“What is it going to take to create a world where we can be vulnerable but not exposed?” is the immanent question which Chapter Five, “Exposed,” investigates. Love, in part, is Benjamin’s answer. Taking the reader through the pregnancy of both of her children, she positions the essential roles of a midwife, intergenerational tag-teaming, and collective support as the essence of a society which embraces a loving vulnerability. “We must actively tend to our relationships in the way that we hold space for one another,” Benjamin demands; this requires us to “communicate with care, especially when we disagree; and most of all, find ways to support one another in tangible ways.” Creating space for care to emerge and thrive is

vital for a purposeful vulnerability. Together, they foster dynamic and meaningful relationships throughout communities. Significant space in this chapter is devoted to the dangers Black women face due to medical racism, including the experiences of Serena Williams, Kira Johnson, Tami Treadwell, and Benjamin herself. Underlying each of these stories is a growing comfortability with the “risk of injury” that lurks beneath vulnerability—a constant presence that must not enshroud the support which viral justice offers. 

Chapter Six, which is entitled “Trust,” offers a valuable intervention into the distrust which encompasses Black cultural pathology. Benjamin offers a thorough explication of the “forms of mistreatment in scientific and medical institutions, from the mundane to the spectacular”—all which are part of an excruciatingly long history of medical racism and violence—that develop “festering wounds” for Black communities. Although, she is clear that “It’s not that Black folks necessarily have more distrust for science, or authority in general; it’s that our distrust is pathologized.” Whether this distrust be exhibited in Princeton’s housing of children’s remains from the MOVE Bombing or publishing Henrietta Lacks’s genome sequence without her family’s consent, sustained lies have engendered such collective distrust and skepticism. Since “Trust […] is a tattered thread holding together many of our social interactions,” we may not afford this to institutions but, instead, to various ways of trusting each other’s “fears and hopes” in the wake of untrustworthiness.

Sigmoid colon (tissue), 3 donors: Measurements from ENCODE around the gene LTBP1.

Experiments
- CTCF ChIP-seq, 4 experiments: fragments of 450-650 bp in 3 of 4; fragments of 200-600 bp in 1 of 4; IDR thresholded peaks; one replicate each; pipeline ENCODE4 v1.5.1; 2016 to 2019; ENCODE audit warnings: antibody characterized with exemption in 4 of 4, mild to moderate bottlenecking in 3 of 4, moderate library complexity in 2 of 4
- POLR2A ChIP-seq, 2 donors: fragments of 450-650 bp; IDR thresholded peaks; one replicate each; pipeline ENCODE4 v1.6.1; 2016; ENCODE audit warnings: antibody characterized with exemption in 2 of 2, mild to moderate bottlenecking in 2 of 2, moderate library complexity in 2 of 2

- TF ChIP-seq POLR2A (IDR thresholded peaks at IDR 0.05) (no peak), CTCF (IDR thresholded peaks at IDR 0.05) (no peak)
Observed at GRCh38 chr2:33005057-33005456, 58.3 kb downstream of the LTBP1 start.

“We have to unshackle our collective imagination,” Benjamin suggests in Chapter Seven, “La Casa Azul,” to engage a world where viral justice is not only a priority but an imperative. Even more so, this world which embodies individual and collective significance must become irresistible. The last chapter solidifies a sentiment which is scattered throughout the prior chapters: seemingly mundane, insignificant actions become opportunities for progress and growth if we choose to embrace the interconnectivities for justice which constitute our life and, sometimes, death. In this way, Benjamin’s book offers ample incentive, evidence, and instruction for any reader to begin forging a world where love, care, and community are affirmed. Viral justice, then, is a way to approach being and thinking in a world where collective life is the essence of individual success. This requires trust, vulnerability, truthfulness, and coalition—to name only a few values of this hopeful dream—for the affirmation of life to experience such viral intensity that it becomes ineluctable. Viral Justice: How We Grow the World We Want begins this process, and now, according to Ruha Benjamin, it is our responsibility to “finally grow the fuck up” and engage the opportunities for justice in our current moment.